My cell phone started ringing before I stopped for my morning coffee in downtown Floyd Tuesday. When I got to the studio, several voice mails awaited. Even more would be waiting at home. Amy said the phone started ringing early. She looked at the caller ID on the first call and saw it was The New York Times and went back to sleep.

By noon, the list of calls demanding to talk to me included the Times, The Norfolk Virginian-Pilot, The Richmond Times-Dispatch, The Cavalier Daily at the University of Virginia, several television stations, three talk-radio shows and some who left only their name and number.

All this over a column I wrote for Capitol Hill Blue that morning. In it, I discussed encounters with Virginia Sen. George Allen over the years and listed, in detail, two occasions where I heard him use racial slurs against Afro-Americans.

Spend any length of time around George Allen and you quickly discover he’s a racist, a bigot and a homophobe. During a sabbatical from journalism I worked in Republican politics and couldn’t avoid the rampant racism of Allen or too many other members of the Grand Old Party. Such intolerance contributed heavily to my reasons for leaving political work.

The reporters wanted more details and comment on a report put out by the Allen people that claimed that (1) I never worked in GOP politics, (2) had a hard-on for President George W. Bush as well as anyone Republican and (3) was on the payroll of the Democratic party.

I laughed when one reporter forwarded me the claims from the Allen campaign, all contained in an email from Dick Wadhams, Allen’s campaign manager. I know Dick. We worked together on some projects while I was with Eddie Mahe’s business and political consulting firm in Washington (which later merged with the Foley, Lardner law firm). Dick’s list of innuendoes, distortions and outright lies about me were just the kind “evade the issue” response I would have drafted when I was running campaigns and my candidate got caught doing something stupid.

Politics is not a game for sissies. It’s a nasty business. Dick was following one of the oldest rules of the game: When the facts are against you, pound the table and call the other side names. He claimed I was a shill for Allen’s opponent, former Navy Secretary Jim Webb. That’s his job. Because too many people have now come forward with stories about Allen’s racism, Dick’s only recourse is to try and discredit the source even though he knows for a fact that I don’t work for Webb or anyone connected with him. His attacks are right out of the GOP political handbook. The online magazine, Slate, once called Dick “Karl Rove’s heir apparent.” Alexandar Starr wrote: “The 49-year-old operative comes across as an aging country boy, but he is renowned for running nasty and effective campaigns.”

I understand what Dick is doing and why he has to do it. It’s just the reality of politics. His claim, however, that I cooked this thing up with Steve Jarding, a friend I see once a year when we do a gig together at The Washington Center for Politics and Journalism, was so ridiculous that no reporter bought into it

Am I offended? Nah. Politics is a business. I probably would have tried the same thing had I been in Dick’s shoes. When I played in that arena, I was good at it and won most of the elections I worked. That’s why I ended up running the largest political action operation in the nation for five years at The National Association of Realtors. But I soon tired of the gamesmanship, the duplicity and the absence of truth in elections.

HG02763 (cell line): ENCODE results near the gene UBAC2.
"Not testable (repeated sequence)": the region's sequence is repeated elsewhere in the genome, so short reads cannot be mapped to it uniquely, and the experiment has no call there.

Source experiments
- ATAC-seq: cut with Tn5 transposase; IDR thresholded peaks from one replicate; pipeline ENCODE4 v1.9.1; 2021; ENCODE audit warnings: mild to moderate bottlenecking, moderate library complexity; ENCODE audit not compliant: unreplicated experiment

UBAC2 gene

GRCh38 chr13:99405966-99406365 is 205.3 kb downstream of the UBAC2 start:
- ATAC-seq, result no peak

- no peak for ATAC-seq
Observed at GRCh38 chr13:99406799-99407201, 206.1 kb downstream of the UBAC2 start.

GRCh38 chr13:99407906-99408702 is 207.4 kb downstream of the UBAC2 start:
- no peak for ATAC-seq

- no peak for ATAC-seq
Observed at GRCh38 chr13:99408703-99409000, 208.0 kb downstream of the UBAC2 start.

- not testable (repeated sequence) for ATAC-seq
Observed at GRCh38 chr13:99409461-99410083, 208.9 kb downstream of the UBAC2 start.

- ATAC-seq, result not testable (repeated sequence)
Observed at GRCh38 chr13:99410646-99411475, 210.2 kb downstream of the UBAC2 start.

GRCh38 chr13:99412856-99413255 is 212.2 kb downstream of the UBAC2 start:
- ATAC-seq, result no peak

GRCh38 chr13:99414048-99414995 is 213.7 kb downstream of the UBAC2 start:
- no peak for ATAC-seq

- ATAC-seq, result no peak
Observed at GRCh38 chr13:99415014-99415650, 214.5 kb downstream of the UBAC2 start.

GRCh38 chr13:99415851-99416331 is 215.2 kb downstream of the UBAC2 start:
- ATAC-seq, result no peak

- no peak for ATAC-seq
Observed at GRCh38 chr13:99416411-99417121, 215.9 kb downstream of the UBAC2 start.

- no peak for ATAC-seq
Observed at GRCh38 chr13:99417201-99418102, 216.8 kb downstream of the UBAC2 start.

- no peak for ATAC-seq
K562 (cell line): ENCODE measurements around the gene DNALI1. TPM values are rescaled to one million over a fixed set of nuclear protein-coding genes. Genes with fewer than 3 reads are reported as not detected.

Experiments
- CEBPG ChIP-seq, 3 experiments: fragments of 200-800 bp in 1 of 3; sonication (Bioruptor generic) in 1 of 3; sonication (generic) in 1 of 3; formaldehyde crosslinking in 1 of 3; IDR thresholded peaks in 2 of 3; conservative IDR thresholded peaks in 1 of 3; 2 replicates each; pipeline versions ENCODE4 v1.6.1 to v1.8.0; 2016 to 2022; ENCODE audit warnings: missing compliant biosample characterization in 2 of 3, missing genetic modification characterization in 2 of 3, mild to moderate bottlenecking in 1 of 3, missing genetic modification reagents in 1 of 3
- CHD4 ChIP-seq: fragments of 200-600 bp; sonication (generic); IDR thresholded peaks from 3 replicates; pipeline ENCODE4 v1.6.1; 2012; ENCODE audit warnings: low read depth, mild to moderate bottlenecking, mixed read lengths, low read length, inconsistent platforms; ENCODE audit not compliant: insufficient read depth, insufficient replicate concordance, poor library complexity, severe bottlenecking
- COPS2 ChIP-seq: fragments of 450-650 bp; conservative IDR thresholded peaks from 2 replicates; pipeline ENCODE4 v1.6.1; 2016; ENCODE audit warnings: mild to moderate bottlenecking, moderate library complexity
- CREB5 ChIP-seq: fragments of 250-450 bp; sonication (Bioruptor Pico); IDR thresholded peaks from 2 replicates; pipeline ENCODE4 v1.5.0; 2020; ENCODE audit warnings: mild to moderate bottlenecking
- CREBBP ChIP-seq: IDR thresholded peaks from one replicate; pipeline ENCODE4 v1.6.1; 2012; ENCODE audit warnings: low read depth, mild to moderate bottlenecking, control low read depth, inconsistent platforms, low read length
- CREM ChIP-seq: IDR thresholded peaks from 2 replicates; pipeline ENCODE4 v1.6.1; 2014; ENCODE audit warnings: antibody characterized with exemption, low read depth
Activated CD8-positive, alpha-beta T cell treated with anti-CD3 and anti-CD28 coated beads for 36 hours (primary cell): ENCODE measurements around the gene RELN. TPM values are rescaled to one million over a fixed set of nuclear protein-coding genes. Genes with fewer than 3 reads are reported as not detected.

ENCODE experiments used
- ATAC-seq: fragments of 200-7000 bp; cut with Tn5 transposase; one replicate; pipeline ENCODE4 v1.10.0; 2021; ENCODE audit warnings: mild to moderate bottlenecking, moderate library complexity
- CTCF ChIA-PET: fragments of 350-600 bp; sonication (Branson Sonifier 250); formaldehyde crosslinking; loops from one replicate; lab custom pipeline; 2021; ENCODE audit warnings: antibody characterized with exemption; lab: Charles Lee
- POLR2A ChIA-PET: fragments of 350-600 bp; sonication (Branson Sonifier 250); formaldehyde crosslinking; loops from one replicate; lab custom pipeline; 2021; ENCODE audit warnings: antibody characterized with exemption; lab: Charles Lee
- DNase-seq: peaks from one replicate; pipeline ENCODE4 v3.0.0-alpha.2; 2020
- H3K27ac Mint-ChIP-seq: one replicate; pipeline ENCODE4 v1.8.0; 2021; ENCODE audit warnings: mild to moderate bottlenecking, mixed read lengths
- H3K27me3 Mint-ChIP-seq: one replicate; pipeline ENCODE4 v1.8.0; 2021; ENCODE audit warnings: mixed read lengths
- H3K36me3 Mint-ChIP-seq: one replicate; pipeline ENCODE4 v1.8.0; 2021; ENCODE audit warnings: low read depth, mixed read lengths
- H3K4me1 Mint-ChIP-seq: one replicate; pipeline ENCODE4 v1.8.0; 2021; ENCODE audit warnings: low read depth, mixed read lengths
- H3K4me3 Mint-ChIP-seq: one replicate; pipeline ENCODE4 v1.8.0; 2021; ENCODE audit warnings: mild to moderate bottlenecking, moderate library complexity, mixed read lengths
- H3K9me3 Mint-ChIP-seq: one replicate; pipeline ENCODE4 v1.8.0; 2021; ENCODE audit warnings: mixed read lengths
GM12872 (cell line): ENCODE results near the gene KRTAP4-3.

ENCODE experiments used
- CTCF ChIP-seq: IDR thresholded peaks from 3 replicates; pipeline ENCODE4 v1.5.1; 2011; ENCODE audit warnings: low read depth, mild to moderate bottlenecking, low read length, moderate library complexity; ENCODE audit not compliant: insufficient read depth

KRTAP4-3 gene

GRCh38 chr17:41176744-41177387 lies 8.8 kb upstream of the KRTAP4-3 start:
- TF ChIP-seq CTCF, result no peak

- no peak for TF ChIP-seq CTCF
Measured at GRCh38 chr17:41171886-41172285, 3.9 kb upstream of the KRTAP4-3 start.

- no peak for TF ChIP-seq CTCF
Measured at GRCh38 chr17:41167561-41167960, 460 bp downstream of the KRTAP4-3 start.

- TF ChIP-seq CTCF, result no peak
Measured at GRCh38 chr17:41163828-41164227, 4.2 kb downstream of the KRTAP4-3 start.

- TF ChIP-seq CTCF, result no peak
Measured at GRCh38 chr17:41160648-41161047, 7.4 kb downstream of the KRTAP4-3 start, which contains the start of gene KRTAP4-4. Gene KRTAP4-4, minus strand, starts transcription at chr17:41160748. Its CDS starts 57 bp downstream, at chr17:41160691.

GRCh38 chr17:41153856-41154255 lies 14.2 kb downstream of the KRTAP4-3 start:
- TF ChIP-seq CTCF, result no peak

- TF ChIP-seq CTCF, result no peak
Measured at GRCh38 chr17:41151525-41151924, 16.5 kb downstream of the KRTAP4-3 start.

When I left politics and returned to journalism, I vowed not to write about what I saw and heard while working inside the system unless an elected official or candidate played fast and loose with the facts. As an insider for 10 years I saw and heard a lot. When George Allen claimed Monday he had never used a racial epithet, I decided to write about the times I heard him do so. I don’t like politicians who lie: which means, of course, that I don’t like most politicians.

Most reporters who called on Tuesday wanted to draw me into a pissing contest with the Allen campaign. They wanted me to fire back at Dick because such name-calling makes good copy. I told each that I don’t do interviews or appear on radio or TV talk shows. When I refused to play their game, some got testy.

“If you don’t talk to me then I won’t reprint what you wrote,” said one.

I laughed and asked: “And your point is?” He hung up.

I don’t write to get my name in The New York Times, on the Associated Press Wire or the pages of The Washington Post. Been there, done that, got the clipping file. I also don’t work for such news organizations. Also been there, also done that, also have the clippings. When I write for Capitol Hill Blue it is for the 500,000 plus readers who visit the site on an average month. They’re my audience, not the readers of any other web site or publication.

When I still worked fulltime as a journalist, reporters didn’t call other reporters and ask them for their sources. We did our own legwork, developed our own sources and our own stories. We didn’t have researchers doing the work for us.

There are dozens of people in Washington and Virginia who have heard George Allen use racial slurs. Some added comments to the story I wrote on Capitol Hill Blue on Tuesday and some used their names. I received emails from others.

Allen’s campaign staff went into overdrive Tuesday to try and dis credit each and every source of information on their candidate’s sordid and racist past. That’s their job even though it will be next to impossible given the number of times Allen has lapsed into his racist ways and the number of people who saw and heard him each time it happened.

Now it’s the job of reporters covering the campaign to do theirs and prove that George Allen is just another lying politician.